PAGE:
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Legislators Apply Pressure to Improve DTV Coupon Efficiencies

Congressional leaders charged with overseeing the DTV transition this week urged federal agencies to increase their efforts to ensure adequate distribution of DTV converter coupons.

The National Telecommunications and Information Administration, which is in charge of the coupon program, was taken to task by Rep. John Dingell , D-Mich., chairman of the Committee on Energy and Commerce, and Rep. Ed Markey, D-Mass., chairman of the Telecommunications and the Internet Committee, for inadequate planning to redistribute expired coupons. Concern has been growing that the coupons, which are only good for 90 days after being mailed by the NTIA, are expiring before consumers have a chance to purchase the boxes, which are hard to find in some areas of the country.

“The digital television transition is now less than seven months away and millions of consumers are counting on NTIA to ensure they don’t lose their local television signals,” Dingell wrote in a letter to the agency. “Now, we find that NTIA has not adequately planned for reissuing expired coupons. The committee intends to determine whether and where there have been shortcomings in the administration of this program, why they were allowed to occur, who was involved and, most importantly, how these problems will be corrected without penalizing consumers.”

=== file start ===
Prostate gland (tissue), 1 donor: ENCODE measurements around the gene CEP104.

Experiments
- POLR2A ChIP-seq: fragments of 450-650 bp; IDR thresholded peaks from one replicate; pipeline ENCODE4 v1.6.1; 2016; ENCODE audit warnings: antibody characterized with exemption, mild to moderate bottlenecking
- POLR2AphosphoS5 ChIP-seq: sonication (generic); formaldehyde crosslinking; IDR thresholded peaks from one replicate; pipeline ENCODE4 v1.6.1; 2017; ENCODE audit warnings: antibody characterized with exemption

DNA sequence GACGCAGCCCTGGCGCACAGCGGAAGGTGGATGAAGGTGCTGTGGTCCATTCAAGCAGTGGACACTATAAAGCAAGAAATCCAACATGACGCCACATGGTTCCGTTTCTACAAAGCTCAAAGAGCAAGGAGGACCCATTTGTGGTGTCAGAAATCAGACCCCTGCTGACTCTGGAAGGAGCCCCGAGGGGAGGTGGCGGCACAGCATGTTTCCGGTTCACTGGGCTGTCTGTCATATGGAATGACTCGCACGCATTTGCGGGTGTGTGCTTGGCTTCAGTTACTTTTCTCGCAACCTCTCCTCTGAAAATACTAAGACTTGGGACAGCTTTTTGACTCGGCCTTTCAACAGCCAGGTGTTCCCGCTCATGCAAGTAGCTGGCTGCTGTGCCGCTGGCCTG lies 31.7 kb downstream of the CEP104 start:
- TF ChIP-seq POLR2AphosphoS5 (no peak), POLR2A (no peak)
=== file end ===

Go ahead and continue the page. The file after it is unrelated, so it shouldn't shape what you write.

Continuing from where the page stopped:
“The coupon program is the key to ensuring that consumers who rely on analog over-the-air TV signals are not left in the dark come next February,” Markey wrote. “The NTIA has long been aware that redistributing expired coupons in a timely fashion would be key to ensuring everyone who needs a coupon receives one. The NTIA’s apparent lack of planning is a serious oversight, one that they must correct promptly and without dipping into the funds marked to help consumers purchase converter boxes.”

Dingell and Markey also asked the U.S. Post Office this week to prioritize the mailing of the converter coupons to ensure that recipients receive the coupons in time to shop for the boxes.

“Each TV converter box coupon expires 90 days after the date it is mailed by NTIA so it is essential that consumers receive these coupons as quickly as possible,” the Congressmen wrote in a letter to U.S. Postmaster John Potter. “To keep administrative costs down, NTIA is mailing coupons Standard Class rather than First Class. Because of the limited amount of time consumers have to use their coupons as well as the overall importance of a successful DTV transition for the Government, public safety, consumers and industry, we strongly urge you to give mailed coupons priority status so households receive them promptly.”